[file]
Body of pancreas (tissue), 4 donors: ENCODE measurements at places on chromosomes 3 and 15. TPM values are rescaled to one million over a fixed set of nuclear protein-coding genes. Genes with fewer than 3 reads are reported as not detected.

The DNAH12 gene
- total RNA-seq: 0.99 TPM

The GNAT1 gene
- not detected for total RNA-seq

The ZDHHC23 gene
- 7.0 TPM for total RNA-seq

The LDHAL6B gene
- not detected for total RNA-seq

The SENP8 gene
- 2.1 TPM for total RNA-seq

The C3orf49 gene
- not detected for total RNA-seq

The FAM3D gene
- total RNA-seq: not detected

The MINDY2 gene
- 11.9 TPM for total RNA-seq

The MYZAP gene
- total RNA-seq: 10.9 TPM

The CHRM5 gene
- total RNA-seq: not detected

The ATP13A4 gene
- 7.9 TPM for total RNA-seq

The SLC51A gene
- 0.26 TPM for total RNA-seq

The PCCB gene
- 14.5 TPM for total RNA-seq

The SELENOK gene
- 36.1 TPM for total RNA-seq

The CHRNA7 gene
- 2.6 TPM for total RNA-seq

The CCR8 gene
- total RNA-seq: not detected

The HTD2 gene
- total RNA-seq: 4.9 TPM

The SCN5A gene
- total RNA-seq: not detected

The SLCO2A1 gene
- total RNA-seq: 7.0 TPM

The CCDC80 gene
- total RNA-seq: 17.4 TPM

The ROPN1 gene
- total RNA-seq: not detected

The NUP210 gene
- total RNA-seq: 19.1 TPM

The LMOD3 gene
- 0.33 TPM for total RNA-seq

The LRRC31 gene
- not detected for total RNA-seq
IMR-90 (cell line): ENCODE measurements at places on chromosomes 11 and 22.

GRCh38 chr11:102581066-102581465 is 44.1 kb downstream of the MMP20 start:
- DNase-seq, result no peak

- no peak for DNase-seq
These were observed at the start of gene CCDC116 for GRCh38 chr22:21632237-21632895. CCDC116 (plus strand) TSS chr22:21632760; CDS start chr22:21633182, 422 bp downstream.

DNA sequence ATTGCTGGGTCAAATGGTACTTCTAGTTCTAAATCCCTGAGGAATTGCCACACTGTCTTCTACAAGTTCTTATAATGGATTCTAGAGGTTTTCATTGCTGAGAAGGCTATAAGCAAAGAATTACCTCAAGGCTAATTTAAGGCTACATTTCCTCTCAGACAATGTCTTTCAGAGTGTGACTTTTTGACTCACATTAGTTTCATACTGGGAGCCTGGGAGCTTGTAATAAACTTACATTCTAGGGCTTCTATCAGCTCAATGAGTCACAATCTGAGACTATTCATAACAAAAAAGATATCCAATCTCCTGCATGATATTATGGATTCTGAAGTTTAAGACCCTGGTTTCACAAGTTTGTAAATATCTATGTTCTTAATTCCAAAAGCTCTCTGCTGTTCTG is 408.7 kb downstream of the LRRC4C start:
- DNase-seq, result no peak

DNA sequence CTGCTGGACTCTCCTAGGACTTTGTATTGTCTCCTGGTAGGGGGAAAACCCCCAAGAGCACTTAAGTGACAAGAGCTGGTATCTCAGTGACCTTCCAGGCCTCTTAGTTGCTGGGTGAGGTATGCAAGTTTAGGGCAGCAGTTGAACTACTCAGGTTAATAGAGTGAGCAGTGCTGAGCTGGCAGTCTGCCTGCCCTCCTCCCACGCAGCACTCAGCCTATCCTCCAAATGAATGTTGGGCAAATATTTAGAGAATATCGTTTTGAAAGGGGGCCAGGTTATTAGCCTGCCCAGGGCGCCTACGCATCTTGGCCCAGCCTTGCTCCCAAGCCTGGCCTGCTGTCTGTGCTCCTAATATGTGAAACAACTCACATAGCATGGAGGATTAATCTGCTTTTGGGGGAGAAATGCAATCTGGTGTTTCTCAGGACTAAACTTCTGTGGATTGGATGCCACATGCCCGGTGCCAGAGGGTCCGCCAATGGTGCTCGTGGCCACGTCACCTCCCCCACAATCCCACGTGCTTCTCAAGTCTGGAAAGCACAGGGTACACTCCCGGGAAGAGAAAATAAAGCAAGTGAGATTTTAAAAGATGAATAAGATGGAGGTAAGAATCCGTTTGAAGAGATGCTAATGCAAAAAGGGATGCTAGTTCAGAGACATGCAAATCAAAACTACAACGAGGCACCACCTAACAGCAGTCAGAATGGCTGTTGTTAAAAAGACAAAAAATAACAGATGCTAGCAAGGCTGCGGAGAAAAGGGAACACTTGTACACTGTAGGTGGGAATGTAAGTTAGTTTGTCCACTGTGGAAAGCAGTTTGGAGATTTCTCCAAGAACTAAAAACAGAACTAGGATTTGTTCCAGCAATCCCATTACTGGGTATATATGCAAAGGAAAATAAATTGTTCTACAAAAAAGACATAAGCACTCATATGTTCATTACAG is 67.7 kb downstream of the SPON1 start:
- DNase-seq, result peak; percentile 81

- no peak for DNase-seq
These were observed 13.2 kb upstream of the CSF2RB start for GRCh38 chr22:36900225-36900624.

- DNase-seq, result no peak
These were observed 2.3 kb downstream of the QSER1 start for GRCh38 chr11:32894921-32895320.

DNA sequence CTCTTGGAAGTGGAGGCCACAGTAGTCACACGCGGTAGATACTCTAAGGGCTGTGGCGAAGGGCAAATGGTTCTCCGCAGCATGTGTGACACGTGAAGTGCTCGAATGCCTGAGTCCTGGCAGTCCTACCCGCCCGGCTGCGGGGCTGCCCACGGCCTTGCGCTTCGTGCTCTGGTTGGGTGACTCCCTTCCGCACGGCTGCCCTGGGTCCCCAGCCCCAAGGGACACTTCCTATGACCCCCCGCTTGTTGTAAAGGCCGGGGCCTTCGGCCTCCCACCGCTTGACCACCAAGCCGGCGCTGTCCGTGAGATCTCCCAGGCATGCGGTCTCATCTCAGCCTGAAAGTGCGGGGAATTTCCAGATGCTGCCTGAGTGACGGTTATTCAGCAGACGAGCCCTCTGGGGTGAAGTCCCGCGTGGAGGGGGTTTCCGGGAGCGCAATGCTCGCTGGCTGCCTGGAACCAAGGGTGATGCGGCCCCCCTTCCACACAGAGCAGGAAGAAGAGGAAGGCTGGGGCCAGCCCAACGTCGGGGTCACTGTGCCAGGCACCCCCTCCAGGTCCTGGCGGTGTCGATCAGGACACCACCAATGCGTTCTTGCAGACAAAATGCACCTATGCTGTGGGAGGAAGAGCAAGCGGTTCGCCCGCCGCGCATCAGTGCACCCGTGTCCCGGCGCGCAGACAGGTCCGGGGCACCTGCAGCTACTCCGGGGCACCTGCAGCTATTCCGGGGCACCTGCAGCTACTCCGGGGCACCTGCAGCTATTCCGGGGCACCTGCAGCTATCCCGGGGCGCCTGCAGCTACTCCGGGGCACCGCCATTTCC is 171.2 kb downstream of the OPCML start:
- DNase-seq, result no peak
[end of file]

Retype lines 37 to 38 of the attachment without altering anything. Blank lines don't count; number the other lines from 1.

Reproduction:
- total RNA-seq: not detected

The SLCO2A1 gene